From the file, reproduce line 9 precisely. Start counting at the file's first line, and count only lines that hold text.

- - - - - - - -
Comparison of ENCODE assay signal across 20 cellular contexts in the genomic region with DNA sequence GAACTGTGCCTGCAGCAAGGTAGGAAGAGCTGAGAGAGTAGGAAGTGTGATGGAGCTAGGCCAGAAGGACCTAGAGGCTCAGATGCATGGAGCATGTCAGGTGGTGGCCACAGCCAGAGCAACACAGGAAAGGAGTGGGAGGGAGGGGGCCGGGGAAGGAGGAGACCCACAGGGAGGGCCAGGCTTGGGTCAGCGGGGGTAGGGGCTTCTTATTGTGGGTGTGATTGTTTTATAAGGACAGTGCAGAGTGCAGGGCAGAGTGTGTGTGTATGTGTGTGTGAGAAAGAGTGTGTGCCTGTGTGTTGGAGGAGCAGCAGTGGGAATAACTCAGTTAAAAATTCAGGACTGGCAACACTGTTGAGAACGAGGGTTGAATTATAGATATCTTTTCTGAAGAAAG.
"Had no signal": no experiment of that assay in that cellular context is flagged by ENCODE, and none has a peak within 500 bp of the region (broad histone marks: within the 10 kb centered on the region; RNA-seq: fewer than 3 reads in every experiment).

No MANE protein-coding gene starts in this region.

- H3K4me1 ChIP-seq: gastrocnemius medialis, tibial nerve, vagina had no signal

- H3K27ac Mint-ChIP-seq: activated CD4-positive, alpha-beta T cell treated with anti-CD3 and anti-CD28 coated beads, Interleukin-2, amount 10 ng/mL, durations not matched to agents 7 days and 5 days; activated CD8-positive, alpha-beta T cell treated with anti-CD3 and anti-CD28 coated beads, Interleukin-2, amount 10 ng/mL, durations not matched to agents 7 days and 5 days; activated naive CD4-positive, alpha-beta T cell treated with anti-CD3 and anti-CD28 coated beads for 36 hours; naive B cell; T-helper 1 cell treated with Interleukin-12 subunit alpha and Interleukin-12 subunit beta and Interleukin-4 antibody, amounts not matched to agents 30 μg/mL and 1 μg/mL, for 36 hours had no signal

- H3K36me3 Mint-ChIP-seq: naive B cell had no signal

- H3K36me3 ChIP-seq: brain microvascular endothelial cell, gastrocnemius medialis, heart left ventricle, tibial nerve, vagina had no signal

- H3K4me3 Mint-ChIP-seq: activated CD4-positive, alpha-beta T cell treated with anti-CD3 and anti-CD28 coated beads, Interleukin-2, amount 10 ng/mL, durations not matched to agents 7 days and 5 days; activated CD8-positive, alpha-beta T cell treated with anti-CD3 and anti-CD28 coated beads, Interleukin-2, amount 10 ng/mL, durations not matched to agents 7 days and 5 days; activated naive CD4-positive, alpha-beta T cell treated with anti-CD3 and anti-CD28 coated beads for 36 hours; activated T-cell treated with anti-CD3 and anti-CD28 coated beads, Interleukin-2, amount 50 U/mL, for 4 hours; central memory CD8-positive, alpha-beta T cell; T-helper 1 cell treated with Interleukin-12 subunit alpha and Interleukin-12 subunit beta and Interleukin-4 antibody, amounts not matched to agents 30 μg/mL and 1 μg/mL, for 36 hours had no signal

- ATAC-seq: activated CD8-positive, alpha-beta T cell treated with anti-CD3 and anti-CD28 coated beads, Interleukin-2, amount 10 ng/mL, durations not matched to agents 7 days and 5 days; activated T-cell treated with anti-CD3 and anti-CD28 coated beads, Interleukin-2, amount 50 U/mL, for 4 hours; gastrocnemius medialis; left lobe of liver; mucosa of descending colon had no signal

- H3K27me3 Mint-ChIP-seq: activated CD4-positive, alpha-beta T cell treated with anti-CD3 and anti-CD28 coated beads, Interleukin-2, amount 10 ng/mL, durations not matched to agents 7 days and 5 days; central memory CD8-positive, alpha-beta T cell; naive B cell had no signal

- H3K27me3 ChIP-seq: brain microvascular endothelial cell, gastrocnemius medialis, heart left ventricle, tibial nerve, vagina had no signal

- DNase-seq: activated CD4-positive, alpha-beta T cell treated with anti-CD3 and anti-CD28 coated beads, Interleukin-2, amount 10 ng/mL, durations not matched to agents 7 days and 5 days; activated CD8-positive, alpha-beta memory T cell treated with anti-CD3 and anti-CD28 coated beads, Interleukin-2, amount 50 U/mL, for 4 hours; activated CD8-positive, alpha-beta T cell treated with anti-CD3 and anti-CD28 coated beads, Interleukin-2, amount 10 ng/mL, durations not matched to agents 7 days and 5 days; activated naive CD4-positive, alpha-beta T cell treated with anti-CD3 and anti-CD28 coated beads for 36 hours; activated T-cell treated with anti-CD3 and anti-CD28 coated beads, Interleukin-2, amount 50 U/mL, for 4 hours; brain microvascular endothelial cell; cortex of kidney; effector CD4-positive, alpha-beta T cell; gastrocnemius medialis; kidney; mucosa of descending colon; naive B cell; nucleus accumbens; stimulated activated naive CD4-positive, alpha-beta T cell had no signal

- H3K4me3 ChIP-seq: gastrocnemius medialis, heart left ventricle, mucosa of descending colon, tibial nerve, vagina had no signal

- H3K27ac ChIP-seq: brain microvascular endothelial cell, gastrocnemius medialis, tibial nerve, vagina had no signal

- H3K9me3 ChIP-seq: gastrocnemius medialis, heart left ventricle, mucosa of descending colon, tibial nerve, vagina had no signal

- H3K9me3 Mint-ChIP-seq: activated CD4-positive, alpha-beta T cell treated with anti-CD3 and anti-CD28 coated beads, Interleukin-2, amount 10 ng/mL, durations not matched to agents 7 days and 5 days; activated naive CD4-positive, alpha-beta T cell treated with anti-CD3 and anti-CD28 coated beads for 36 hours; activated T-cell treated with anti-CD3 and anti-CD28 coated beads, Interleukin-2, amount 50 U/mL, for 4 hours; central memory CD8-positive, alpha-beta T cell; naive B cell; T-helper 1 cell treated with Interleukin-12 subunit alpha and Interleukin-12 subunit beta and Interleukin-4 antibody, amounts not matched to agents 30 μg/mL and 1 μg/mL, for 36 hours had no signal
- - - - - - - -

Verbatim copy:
- ATAC-seq: activated CD8-positive, alpha-beta T cell treated with anti-CD3 and anti-CD28 coated beads, Interleukin-2, amount 10 ng/mL, durations not matched to agents 7 days and 5 days; activated T-cell treated with anti-CD3 and anti-CD28 coated beads, Interleukin-2, amount 50 U/mL, for 4 hours; gastrocnemius medialis; left lobe of liver; mucosa of descending colon had no signal